Here is the draft report of the policy workshop Gearing Up for the Common Core State Standards in Mathematics, held at the Westward Look resort in Tucson, Arizona on 1–2 April 2011. The workshop convened representatives from state departments of education and school districts, the K–12 community, mathematicians, mathematics educators, professional development deliverers, and policy organizations to develop recommendations for the initial domains of professional development on the Common Core State Standards in Mathematics. [Link updated 5/11]

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Do you know of a state/district that has unpacked the Gr 8 stds in response to “instructional practices” and “what students should be able to do”?

I don’t know personally of a district that has done this sort of work on Grade 8, but some readers of the blog might know.

North Carolina has done some 8th grade “unpacking” of their new standards, which should be pretty close: Unpacking Standards – Math

Arizona has done some similar work on the standards: http://www.ade.az.gov/standards/math/2010MathStandards/.

I’d like to better understand the perspective of the committee that selected these particular topics as the initial starting place for professional development. How are they envisioning and defining professional development (i.e., professional learning communities, workshops, K-5 vs. K-6 vs. K-8 groups)? What research or data was used to select the topics? In particular, I’d like to understand further the reason for a focus on Geometry in 8th grade.

Thanks.

It’s important to keep in mind the limited goals of this workshop: to find a short list of the content areas most urgently in need of professional development. To quote the introduction:

It was not within the scope of the conference to make recommendations about how professional development should be delivered. The specific rational for choosing Geometry in Grade 8 is given in the section “Why this is a target for professional development” in Geometry:

I appreciate the response and had read all the background in the document regarding the topic selection. I was hoping there was additional background on the selection of the topics because the choices didn’t make sense to me from a continuity of topics and an actual implementation perspective. I’m concerned states and districts may use this document to guide their professional development choices without thorough analysis of whether the topics are appropriate for their teachers and professional development situation. I appreciate the efforts of the committee and your time in responding and hope additional clarifying information will be available in the future. Thanks.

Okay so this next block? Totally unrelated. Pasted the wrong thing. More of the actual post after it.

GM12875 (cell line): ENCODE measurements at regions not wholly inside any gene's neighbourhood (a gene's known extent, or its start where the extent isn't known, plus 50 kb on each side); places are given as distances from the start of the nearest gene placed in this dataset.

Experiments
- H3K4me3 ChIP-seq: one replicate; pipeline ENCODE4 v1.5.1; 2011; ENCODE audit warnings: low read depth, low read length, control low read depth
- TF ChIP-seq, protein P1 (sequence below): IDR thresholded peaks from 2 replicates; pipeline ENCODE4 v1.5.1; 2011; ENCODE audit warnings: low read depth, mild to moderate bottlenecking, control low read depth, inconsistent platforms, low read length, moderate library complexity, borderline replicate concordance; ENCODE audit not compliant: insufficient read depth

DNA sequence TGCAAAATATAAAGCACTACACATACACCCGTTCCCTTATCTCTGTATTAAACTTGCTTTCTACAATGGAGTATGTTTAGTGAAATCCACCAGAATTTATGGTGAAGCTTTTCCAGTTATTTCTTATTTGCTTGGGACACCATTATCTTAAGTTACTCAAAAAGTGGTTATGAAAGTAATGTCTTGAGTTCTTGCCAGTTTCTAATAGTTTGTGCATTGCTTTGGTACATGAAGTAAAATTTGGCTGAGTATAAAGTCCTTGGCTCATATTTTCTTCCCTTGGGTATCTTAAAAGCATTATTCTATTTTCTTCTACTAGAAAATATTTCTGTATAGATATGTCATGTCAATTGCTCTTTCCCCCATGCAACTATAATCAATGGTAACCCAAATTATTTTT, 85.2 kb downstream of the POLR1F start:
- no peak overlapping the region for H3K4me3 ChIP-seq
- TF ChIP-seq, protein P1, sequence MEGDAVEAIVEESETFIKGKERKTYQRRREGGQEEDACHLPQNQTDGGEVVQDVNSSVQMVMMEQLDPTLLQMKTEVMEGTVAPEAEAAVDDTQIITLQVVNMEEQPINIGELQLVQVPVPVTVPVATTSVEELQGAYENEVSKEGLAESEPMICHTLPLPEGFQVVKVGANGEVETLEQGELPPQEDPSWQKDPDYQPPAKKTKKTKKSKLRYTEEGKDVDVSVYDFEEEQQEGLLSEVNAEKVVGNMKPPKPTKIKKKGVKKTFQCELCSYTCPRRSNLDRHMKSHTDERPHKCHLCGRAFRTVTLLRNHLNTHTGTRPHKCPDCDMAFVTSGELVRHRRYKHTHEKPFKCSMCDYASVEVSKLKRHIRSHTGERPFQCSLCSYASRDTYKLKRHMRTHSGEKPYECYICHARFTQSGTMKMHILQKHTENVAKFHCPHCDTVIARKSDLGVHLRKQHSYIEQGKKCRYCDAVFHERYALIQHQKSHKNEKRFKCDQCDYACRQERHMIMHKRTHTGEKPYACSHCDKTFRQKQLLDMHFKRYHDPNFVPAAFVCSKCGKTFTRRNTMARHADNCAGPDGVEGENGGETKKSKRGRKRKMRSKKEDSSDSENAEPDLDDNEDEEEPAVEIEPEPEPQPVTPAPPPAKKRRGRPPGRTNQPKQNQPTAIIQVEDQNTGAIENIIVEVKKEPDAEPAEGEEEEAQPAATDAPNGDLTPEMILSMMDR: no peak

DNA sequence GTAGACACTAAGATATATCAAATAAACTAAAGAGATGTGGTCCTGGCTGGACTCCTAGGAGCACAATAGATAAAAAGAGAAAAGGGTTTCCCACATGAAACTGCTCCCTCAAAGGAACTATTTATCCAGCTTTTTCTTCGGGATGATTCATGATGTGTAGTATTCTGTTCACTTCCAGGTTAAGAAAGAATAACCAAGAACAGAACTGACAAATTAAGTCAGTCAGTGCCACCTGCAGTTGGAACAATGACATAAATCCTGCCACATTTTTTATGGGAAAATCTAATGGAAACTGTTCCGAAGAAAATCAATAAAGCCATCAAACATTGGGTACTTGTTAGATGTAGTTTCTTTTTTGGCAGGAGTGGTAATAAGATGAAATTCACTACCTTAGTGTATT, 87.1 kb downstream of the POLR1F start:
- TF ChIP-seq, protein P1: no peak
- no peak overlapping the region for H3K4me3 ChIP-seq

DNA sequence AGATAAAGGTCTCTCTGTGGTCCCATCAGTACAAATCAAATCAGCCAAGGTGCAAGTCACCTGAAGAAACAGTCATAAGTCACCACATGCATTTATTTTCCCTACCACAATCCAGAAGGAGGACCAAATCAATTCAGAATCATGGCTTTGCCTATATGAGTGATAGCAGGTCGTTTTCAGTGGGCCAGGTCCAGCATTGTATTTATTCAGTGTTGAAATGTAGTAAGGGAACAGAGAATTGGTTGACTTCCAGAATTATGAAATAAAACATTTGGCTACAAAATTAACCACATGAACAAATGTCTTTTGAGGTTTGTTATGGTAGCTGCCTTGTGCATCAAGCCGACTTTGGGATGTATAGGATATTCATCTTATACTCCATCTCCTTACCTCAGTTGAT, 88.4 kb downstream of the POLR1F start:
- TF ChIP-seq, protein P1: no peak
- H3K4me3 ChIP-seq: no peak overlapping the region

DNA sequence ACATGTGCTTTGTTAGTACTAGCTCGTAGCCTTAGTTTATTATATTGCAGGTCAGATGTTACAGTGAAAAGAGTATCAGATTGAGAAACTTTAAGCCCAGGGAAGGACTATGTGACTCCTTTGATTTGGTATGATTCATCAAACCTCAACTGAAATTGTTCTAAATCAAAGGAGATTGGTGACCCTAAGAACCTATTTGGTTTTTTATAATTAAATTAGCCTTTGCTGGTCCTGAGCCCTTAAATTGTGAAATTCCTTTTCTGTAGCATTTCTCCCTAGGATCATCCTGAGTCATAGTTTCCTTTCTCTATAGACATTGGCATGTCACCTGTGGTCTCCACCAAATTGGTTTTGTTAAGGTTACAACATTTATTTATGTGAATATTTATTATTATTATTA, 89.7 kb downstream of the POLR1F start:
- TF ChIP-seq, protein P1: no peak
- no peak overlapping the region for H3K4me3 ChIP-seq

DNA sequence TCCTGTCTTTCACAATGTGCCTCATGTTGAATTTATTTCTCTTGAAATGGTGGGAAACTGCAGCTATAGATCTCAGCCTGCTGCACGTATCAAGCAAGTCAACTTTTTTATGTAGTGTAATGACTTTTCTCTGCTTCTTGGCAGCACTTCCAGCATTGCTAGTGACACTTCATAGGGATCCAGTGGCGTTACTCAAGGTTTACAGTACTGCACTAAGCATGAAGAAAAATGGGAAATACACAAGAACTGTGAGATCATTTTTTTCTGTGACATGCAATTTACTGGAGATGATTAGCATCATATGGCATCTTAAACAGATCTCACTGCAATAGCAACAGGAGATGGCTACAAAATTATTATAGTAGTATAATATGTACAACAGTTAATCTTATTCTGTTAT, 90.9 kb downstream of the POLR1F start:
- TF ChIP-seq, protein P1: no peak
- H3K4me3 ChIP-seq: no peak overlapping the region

We agree with the recommendation for Ratio and Proportion professional development. We have just completed four days of training and corrected many misconceptions and provided content that was needed.

We are working with middle school teachers on Number System next and trying to determine the goal of this standard:

7NS 2 B– Convert a rational number to a decimal using long division; know that the decimal form of a rational number terminates in 0s or eventually repeats.

We wonder if the emphasis is on the definition of rational numbers when converted to a decimal or on the process of long division. Is the intent to have students divide with paper pencil?

Mississippi Bend Area Education Agency in Iowa

Rational numbers are defined in the standards as positive or negative fractions, i.e., numbers of the form p/q or -(p/q), where p and q are whole numbers (and q is not zero). The fact that rational numbers can be expressed as terminating or repeating decimals is important, but it is really a theorem about rational numbers, not a definition. Understanding the process of converting fractions to decimals using the long division algorithm is an important step towards understanding why this fact is true, although the standard does not call for students to be able to give a complete explanation of the fact. Rather, it sets them on that path by giving them hands on experience with making conversions, including seeing examples where the algorithm leads to a repeating cycle of steps that give the repeating digits of the expansion. Certainly paper and pencil calculation is indicated here, although it is not necessary to give complicated examples in order to illustrate the process. Examples with single digit denominators such as 3/5 or 22/7 do this well enough.